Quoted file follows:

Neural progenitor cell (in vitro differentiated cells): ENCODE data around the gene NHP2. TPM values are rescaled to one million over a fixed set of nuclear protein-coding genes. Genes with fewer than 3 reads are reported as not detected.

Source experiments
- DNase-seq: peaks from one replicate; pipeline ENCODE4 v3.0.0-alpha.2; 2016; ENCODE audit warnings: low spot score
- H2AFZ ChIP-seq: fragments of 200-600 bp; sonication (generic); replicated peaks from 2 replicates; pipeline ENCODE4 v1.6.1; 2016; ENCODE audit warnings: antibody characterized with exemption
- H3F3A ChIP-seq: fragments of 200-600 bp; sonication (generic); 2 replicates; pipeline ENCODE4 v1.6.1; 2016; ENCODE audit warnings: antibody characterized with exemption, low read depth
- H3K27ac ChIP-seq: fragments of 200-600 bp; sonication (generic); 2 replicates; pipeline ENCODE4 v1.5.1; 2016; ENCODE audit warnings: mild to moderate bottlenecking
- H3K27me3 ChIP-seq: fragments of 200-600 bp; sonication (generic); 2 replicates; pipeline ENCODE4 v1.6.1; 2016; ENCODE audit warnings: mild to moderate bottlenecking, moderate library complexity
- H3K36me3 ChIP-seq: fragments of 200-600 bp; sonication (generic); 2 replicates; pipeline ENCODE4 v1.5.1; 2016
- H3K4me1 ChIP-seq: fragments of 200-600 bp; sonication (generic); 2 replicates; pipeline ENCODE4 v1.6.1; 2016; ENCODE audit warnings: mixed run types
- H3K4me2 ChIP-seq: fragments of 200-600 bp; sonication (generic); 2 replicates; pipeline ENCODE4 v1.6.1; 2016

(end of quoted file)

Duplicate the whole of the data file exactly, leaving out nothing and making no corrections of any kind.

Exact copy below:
Neural progenitor cell (in vitro differentiated cells): ENCODE data around the gene NHP2. TPM values are rescaled to one million over a fixed set of nuclear protein-coding genes. Genes with fewer than 3 reads are reported as not detected.

Source experiments
- DNase-seq: peaks from one replicate; pipeline ENCODE4 v3.0.0-alpha.2; 2016; ENCODE audit warnings: low spot score
- H2AFZ ChIP-seq: fragments of 200-600 bp; sonication (generic); replicated peaks from 2 replicates; pipeline ENCODE4 v1.6.1; 2016; ENCODE audit warnings: antibody characterized with exemption
- H3F3A ChIP-seq: fragments of 200-600 bp; sonication (generic); 2 replicates; pipeline ENCODE4 v1.6.1; 2016; ENCODE audit warnings: antibody characterized with exemption, low read depth
- H3K27ac ChIP-seq: fragments of 200-600 bp; sonication (generic); 2 replicates; pipeline ENCODE4 v1.5.1; 2016; ENCODE audit warnings: mild to moderate bottlenecking
- H3K27me3 ChIP-seq: fragments of 200-600 bp; sonication (generic); 2 replicates; pipeline ENCODE4 v1.6.1; 2016; ENCODE audit warnings: mild to moderate bottlenecking, moderate library complexity
- H3K36me3 ChIP-seq: fragments of 200-600 bp; sonication (generic); 2 replicates; pipeline ENCODE4 v1.5.1; 2016
- H3K4me1 ChIP-seq: fragments of 200-600 bp; sonication (generic); 2 replicates; pipeline ENCODE4 v1.6.1; 2016; ENCODE audit warnings: mixed run types
- H3K4me2 ChIP-seq: fragments of 200-600 bp; sonication (generic); 2 replicates; pipeline ENCODE4 v1.6.1; 2016